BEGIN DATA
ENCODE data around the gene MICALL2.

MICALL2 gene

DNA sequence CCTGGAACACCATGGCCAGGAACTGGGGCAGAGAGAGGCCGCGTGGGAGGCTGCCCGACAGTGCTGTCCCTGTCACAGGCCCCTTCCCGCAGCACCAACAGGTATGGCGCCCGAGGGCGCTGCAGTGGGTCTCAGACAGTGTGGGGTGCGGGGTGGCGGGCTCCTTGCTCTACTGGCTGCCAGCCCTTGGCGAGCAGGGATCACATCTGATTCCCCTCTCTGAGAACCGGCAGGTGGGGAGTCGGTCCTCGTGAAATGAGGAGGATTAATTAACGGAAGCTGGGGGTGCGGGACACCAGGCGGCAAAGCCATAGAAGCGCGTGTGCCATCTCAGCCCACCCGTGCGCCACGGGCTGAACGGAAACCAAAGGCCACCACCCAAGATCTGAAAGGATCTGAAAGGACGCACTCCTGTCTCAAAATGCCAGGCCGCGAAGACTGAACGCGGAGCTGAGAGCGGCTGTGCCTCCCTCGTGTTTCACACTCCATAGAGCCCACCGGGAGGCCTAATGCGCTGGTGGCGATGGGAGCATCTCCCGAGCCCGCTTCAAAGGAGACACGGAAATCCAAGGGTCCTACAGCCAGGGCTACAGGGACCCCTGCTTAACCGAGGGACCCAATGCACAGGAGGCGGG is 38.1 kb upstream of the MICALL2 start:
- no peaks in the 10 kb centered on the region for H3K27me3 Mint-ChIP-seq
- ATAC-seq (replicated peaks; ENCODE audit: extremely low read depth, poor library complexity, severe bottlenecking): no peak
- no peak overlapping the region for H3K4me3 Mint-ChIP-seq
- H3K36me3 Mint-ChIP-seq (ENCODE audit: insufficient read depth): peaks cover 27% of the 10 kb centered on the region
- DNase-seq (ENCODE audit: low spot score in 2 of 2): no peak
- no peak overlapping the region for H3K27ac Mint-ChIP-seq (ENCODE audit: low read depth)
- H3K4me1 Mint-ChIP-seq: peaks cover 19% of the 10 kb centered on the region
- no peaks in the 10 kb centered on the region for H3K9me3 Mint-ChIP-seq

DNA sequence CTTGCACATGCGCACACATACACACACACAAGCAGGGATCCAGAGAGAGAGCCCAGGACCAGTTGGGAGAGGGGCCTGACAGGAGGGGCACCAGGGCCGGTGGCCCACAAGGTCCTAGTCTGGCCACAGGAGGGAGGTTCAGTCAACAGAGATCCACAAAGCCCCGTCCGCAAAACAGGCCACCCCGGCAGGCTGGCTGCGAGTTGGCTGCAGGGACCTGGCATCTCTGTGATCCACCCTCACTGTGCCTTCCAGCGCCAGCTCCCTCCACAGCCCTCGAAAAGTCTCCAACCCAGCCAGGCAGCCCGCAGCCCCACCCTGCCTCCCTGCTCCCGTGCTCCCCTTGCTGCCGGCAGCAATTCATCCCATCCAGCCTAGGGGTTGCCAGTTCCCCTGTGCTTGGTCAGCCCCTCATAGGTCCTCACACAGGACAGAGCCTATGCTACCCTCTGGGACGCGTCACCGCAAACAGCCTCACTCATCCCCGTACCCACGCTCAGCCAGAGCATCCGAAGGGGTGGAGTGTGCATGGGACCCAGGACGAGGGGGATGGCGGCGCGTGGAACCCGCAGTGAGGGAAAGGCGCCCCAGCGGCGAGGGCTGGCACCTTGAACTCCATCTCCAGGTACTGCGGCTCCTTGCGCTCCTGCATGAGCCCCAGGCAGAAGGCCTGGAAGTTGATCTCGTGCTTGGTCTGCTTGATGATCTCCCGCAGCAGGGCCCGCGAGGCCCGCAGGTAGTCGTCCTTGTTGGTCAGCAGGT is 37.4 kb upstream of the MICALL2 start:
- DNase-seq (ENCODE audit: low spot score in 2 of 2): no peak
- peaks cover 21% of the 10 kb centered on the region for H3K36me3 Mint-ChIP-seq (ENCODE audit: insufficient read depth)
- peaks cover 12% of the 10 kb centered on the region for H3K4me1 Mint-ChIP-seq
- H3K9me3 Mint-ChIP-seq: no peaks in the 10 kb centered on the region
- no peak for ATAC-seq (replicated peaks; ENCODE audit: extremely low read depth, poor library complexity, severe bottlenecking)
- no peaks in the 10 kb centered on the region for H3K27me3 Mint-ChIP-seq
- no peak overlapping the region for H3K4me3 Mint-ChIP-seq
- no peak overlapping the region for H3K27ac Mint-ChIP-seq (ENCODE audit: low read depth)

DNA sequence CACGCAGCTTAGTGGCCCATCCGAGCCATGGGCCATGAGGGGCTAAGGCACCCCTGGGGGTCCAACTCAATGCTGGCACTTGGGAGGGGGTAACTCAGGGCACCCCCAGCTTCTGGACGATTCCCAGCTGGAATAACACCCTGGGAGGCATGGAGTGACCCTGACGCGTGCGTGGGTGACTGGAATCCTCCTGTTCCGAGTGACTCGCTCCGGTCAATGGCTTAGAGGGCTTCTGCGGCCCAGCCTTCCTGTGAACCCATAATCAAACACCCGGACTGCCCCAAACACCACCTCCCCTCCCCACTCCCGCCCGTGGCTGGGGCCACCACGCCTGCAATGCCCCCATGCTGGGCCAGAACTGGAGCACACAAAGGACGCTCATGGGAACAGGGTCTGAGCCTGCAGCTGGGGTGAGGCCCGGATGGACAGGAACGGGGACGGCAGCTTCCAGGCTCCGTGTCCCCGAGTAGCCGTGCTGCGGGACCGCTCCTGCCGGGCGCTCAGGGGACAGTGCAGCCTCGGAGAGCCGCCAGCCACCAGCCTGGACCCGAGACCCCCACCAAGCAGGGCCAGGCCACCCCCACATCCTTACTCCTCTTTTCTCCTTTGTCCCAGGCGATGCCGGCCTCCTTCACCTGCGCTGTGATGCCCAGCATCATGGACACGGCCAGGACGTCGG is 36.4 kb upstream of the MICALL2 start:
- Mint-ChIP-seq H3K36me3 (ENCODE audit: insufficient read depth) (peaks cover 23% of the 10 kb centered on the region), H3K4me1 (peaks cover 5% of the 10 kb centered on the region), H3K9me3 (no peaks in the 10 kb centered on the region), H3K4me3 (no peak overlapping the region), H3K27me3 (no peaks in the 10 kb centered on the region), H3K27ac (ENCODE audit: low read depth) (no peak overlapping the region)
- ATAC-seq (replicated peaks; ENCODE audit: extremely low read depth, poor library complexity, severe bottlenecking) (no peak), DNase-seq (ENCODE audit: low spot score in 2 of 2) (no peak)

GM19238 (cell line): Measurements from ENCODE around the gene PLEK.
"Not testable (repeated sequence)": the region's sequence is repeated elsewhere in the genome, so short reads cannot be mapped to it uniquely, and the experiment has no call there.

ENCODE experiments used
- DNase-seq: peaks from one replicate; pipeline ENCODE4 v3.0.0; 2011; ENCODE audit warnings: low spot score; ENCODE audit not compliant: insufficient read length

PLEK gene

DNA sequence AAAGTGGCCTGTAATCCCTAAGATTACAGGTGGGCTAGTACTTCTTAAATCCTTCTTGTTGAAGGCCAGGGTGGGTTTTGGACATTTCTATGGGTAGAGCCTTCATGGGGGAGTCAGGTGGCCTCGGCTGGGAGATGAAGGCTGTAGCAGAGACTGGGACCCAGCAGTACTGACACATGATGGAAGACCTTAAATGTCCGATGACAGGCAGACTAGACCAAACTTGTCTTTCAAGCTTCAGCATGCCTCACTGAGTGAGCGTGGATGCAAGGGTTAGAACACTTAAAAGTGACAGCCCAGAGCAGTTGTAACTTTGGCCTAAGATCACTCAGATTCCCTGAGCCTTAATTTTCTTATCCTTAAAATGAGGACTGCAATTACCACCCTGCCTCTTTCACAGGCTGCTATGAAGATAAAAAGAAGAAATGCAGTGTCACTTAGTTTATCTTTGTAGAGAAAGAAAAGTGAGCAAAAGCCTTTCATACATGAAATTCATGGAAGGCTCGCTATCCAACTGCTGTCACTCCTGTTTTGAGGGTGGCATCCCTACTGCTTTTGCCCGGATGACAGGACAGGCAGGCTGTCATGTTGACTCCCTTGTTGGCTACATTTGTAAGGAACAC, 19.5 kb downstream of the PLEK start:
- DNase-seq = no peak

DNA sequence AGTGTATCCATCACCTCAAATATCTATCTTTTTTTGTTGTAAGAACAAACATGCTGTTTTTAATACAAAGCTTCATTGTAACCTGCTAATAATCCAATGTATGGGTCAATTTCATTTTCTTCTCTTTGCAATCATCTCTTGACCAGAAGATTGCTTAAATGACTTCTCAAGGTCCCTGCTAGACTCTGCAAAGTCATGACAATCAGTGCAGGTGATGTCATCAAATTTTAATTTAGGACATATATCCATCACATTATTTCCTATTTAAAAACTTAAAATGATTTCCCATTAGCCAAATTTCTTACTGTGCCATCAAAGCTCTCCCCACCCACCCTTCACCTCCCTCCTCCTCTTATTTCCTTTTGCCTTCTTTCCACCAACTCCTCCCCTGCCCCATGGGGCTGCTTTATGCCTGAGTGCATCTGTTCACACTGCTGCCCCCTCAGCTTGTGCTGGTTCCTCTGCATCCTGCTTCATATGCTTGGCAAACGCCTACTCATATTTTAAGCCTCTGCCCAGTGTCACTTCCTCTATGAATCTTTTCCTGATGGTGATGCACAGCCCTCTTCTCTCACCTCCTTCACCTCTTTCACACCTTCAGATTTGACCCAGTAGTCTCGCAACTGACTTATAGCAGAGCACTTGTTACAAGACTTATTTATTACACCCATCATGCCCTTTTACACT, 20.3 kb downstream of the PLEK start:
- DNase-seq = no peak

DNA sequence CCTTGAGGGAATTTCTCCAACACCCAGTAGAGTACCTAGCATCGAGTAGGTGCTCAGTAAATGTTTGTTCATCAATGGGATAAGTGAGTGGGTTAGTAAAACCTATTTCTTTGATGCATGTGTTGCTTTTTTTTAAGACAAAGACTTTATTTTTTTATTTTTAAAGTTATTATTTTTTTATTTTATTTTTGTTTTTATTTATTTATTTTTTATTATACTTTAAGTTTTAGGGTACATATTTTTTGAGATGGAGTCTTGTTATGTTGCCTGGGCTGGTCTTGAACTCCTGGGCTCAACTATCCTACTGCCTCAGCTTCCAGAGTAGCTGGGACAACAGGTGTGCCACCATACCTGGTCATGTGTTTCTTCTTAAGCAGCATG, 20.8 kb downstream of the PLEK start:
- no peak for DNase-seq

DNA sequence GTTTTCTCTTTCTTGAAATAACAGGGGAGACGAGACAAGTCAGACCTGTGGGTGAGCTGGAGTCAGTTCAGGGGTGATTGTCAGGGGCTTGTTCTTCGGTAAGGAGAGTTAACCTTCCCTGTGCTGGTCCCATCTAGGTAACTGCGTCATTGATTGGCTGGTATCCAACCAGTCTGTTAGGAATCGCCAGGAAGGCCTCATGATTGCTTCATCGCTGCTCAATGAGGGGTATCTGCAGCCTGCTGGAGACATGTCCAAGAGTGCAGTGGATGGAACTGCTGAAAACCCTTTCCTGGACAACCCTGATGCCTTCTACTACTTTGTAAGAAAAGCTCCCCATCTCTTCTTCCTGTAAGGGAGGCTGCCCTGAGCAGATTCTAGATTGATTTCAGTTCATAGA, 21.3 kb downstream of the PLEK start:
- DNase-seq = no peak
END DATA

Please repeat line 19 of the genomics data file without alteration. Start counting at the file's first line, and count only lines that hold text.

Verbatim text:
- no peak overlapping the region for H3K4me3 Mint-ChIP-seq